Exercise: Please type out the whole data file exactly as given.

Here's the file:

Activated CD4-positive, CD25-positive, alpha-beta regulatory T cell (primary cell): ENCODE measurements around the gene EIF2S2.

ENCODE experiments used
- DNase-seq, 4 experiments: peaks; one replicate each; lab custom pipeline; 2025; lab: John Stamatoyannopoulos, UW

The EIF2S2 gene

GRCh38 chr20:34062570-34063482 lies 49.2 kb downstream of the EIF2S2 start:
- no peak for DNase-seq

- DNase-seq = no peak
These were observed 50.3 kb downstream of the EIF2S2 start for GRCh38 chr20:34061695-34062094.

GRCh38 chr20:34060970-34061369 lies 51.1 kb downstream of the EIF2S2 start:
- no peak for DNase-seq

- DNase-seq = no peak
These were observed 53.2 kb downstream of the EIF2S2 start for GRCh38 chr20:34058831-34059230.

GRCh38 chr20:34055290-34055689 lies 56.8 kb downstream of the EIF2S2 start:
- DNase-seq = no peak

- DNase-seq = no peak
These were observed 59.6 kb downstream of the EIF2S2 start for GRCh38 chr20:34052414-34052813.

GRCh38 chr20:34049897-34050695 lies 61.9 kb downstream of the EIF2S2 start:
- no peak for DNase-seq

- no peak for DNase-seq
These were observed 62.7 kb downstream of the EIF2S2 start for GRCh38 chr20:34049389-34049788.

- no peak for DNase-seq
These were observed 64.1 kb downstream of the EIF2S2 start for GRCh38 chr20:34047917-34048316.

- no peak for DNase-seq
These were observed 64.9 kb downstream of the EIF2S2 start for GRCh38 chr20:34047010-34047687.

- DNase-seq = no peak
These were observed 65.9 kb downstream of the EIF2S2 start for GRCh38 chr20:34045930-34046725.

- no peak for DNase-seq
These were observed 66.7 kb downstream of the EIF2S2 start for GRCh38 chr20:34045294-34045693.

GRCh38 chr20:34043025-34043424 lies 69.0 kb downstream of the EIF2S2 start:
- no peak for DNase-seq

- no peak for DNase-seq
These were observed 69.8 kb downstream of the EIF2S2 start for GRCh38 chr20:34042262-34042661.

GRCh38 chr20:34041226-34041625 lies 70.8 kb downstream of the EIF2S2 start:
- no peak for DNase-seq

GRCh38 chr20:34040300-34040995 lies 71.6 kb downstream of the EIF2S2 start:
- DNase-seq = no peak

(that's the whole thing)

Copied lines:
Activated CD4-positive, CD25-positive, alpha-beta regulatory T cell (primary cell): ENCODE measurements around the gene EIF2S2.

ENCODE experiments used
- DNase-seq, 4 experiments: peaks; one replicate each; lab custom pipeline; 2025; lab: John Stamatoyannopoulos, UW

The EIF2S2 gene

GRCh38 chr20:34062570-34063482 lies 49.2 kb downstream of the EIF2S2 start:
- no peak for DNase-seq

- DNase-seq = no peak
These were observed 50.3 kb downstream of the EIF2S2 start for GRCh38 chr20:34061695-34062094.

GRCh38 chr20:34060970-34061369 lies 51.1 kb downstream of the EIF2S2 start:
- no peak for DNase-seq

- DNase-seq = no peak
These were observed 53.2 kb downstream of the EIF2S2 start for GRCh38 chr20:34058831-34059230.

GRCh38 chr20:34055290-34055689 lies 56.8 kb downstream of the EIF2S2 start:
- DNase-seq = no peak

- DNase-seq = no peak
These were observed 59.6 kb downstream of the EIF2S2 start for GRCh38 chr20:34052414-34052813.

GRCh38 chr20:34049897-34050695 lies 61.9 kb downstream of the EIF2S2 start:
- no peak for DNase-seq

- no peak for DNase-seq
These were observed 62.7 kb downstream of the EIF2S2 start for GRCh38 chr20:34049389-34049788.

- no peak for DNase-seq
These were observed 64.1 kb downstream of the EIF2S2 start for GRCh38 chr20:34047917-34048316.

- no peak for DNase-seq
These were observed 64.9 kb downstream of the EIF2S2 start for GRCh38 chr20:34047010-34047687.

- DNase-seq = no peak
These were observed 65.9 kb downstream of the EIF2S2 start for GRCh38 chr20:34045930-34046725.

- no peak for DNase-seq
These were observed 66.7 kb downstream of the EIF2S2 start for GRCh38 chr20:34045294-34045693.

GRCh38 chr20:34043025-34043424 lies 69.0 kb downstream of the EIF2S2 start:
- no peak for DNase-seq

- no peak for DNase-seq
These were observed 69.8 kb downstream of the EIF2S2 start for GRCh38 chr20:34042262-34042661.

GRCh38 chr20:34041226-34041625 lies 70.8 kb downstream of the EIF2S2 start:
- no peak for DNase-seq

GRCh38 chr20:34040300-34040995 lies 71.6 kb downstream of the EIF2S2 start:
- DNase-seq = no peak